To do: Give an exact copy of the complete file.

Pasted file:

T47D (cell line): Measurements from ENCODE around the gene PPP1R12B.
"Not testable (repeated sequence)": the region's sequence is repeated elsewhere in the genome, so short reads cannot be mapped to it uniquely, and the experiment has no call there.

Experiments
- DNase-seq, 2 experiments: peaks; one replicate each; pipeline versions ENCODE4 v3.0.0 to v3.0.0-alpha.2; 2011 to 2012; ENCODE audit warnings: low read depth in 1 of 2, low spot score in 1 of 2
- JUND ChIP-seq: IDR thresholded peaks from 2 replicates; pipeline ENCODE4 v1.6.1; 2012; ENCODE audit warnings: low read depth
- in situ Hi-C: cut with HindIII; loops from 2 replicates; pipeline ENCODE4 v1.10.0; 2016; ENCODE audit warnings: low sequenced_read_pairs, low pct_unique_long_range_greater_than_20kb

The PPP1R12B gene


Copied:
T47D (cell line): Measurements from ENCODE around the gene PPP1R12B.
"Not testable (repeated sequence)": the region's sequence is repeated elsewhere in the genome, so short reads cannot be mapped to it uniquely, and the experiment has no call there.

Experiments
- DNase-seq, 2 experiments: peaks; one replicate each; pipeline versions ENCODE4 v3.0.0 to v3.0.0-alpha.2; 2011 to 2012; ENCODE audit warnings: low read depth in 1 of 2, low spot score in 1 of 2
- JUND ChIP-seq: IDR thresholded peaks from 2 replicates; pipeline ENCODE4 v1.6.1; 2012; ENCODE audit warnings: low read depth
- in situ Hi-C: cut with HindIII; loops from 2 replicates; pipeline ENCODE4 v1.10.0; 2016; ENCODE audit warnings: low sequenced_read_pairs, low pct_unique_long_range_greater_than_20kb

The PPP1R12B gene